How to Choose Cookware for Cooking on Gas Stove

There was a discussion recently, on Facebook, as to the comparative popularity of gas vs. electric vs. induction cook tops. When we bought this house it didn’t have a kitchen.

Really – no kitchen.

There was a small sink in what I now use as a pantry, a big fireplace with hooks in it, and an old wood-burning cook-stove that was on its side just off the bank where I have my potager.

There were snakes living in it.

I digress….

I had a blank slate, so to speak, as to what kind of kitchen I wanted.  I seriously looked into induction as I had friends who loved theirs.

I crossed that off my list when I realized none of my existing cookware would work.

Next was gas. I found a range I loved with 5 gas burners and an electric oven. It seemed the best of all worlds…. until we realized that we would have to haul gas bottles.

I ended up with a 5 burner electric ceramic cook top.

Maybe, next house, I’ll be able to get a gas range. I really like the idea of having instant heat as well as burners that react quickly. I would have to make adjustments. Now I tend to use light-weight cookware (it heats faster) and I know I can put it on the burner to heat while I clean and chop the onions.

I’ll have to rethink that for gas.

Which means I’ll have to rethink my cookware.

If you have a gas stove – or are thinking about it, is a great resource for checking out different types of pans specifically for a gas.

But what is best? Stainless steel? Cast iron? Copper? Teflon? Ceramic? Glass? Aluminum? Tin? (tin?!?)

Because a gas cooktop heats differently than electric (or induction) one should use pans that work best.

Fortunately, one does not have to have a matched set of one type of cookware. Pick and choose what works best for cooking style and stove type.

Gas is very flexible when it comes to cookware choices. A heavy cast iron pan will heat more quickly on a gas flame and retain its heat a long time – plus it can go in the oven. I wouldn’t use cast iron on my ceramic top as it would likely scratch it.

And who wouldn’t like a nice set of copper saucepans? If one could afford them….. And be willing to take care of them.

I have 3 that were left by the previous (French) owners of our house. They hang on the wall.

At the moment I have a mix of stainless steel, cast aluminum, and a couple of cheap non-stick skillets that get replaced every few years.

My favorite, is this big, heavy non-stick cast aluminum skillet that I use regularly for quick dinners like this Spicy Sausage Hash:

Spicy Sausage Hash

This would work well on a gas stove.


6 thoughts on “How to Choose Cookware for Cooking on Gas Stove”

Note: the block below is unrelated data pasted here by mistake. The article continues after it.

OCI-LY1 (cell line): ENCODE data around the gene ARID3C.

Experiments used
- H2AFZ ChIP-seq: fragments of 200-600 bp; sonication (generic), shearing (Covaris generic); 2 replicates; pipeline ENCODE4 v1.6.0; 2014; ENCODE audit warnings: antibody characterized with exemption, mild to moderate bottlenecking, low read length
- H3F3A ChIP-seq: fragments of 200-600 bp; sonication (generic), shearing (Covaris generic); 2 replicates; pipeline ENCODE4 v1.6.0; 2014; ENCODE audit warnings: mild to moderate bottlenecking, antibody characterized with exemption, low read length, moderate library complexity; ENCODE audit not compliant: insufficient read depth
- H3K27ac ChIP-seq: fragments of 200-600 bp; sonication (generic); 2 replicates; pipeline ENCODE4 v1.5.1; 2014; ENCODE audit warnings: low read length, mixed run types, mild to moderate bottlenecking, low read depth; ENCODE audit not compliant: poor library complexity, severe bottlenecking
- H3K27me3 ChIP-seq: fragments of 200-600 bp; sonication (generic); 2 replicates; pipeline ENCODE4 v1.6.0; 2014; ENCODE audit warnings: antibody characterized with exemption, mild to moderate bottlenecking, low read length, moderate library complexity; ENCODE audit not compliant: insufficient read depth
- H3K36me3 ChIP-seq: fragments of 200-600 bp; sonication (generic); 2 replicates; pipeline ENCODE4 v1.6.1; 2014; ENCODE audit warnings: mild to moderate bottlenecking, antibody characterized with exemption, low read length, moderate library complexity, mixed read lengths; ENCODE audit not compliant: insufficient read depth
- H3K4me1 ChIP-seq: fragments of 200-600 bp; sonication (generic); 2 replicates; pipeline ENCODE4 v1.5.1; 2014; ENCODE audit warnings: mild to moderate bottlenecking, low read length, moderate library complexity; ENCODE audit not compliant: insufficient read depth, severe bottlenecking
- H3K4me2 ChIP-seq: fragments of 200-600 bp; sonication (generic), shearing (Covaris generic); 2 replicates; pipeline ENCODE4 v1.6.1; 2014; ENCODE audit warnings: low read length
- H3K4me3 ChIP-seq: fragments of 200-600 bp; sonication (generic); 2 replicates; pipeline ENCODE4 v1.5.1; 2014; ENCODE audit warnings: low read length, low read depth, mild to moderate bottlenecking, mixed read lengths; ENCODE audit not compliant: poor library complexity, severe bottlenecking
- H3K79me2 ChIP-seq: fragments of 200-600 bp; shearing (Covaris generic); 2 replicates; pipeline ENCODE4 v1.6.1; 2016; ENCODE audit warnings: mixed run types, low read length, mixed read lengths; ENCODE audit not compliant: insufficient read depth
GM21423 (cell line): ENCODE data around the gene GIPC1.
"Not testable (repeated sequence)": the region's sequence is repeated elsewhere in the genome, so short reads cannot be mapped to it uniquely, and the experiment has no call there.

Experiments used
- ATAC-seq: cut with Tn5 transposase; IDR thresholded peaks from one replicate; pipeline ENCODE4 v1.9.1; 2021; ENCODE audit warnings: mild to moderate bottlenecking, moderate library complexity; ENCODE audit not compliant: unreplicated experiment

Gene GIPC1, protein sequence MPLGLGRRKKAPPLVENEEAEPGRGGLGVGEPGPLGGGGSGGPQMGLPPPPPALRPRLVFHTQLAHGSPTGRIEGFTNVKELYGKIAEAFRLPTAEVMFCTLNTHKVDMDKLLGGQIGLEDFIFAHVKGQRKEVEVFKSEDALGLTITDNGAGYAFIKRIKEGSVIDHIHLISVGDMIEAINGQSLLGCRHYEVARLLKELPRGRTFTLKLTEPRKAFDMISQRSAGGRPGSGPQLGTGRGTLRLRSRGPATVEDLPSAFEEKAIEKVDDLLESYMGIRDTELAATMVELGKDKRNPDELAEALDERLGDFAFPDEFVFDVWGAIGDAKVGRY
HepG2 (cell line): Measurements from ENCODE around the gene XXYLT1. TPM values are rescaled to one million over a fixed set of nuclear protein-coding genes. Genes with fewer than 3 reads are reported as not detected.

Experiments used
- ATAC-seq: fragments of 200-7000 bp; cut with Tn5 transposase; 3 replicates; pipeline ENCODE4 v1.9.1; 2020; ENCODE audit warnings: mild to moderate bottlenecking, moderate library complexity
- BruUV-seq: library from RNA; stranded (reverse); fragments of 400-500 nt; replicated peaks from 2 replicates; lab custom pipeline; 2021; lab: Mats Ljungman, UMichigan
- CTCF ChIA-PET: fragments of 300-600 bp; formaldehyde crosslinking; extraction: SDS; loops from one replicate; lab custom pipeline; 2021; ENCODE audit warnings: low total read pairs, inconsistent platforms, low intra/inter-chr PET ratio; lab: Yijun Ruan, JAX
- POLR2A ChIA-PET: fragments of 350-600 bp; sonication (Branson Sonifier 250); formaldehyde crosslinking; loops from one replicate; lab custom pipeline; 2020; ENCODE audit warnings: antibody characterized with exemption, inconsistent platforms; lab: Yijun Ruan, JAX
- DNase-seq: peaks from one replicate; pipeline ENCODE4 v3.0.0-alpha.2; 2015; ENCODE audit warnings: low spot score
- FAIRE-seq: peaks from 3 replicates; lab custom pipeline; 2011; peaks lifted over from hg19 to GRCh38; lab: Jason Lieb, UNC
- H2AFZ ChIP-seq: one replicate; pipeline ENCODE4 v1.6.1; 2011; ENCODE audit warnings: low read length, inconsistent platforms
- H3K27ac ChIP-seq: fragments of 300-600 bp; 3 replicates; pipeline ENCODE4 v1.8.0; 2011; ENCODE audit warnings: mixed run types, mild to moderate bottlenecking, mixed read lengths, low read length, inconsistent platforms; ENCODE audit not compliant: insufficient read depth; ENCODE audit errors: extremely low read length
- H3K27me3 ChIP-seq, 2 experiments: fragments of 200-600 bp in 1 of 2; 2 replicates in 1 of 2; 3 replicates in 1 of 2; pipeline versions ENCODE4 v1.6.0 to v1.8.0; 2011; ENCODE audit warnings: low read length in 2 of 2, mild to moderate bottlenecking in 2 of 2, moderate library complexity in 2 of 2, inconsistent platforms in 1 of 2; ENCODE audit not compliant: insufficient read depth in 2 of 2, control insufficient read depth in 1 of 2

1. I use a variety of pans on my gas stove. I’ll never cook with anything but gas and that was a priority here when we were looking for a home in this area. Getting just another half mile or so north of us requires propane. I worked in the ER years ago when a family was brought through after a propane explosion at their home…no propane if there’s any way to avoid it. But I digress…

    Gas is much more forgiving than a flat electric cooktop. Doesn’t matter the material, if it’s a flat top, you need to use pans with no warpage and that have an actual flat bottom. Even the rounded edges will affect how your food cooks in them. I also don’t like that electric takes longer to heat up and cool down. When I turn down or off the heat on my stovetop, that’s it. Turning down or off the heat on an electric top means you have to wait for the heat to drop and if you’re doing something delicate, you need to move it off the heat. And you also have to wait for the heat to come up to temp. I’ll stick with gas.

    After my comment about propane, do they not have propane storage tanks there? I’m sure you remember them here. You call, order your propane (or are on a subscription) and they come fill the big tank. I don’t blame you for not wanting to carry smaller tanks! That would be…ugh!

    • I would have preferred gas – but not the bottles and I have never seen a tank. In the cities (Barcelona, Paris) you will see trucks hauling gas bottles down the streets, honking periodically, for people to run down and swap out their bottles. People who use them have a kitchen cabinet next to the stove to hold it.
      Our friend in Spain, in the mountains used to keep 6 – 8 or them on hand over the winter.

    • I just couldn’t deal with that. One of the gites we stayed in used the bottles and they always ran out in the middle of cooking dinner !

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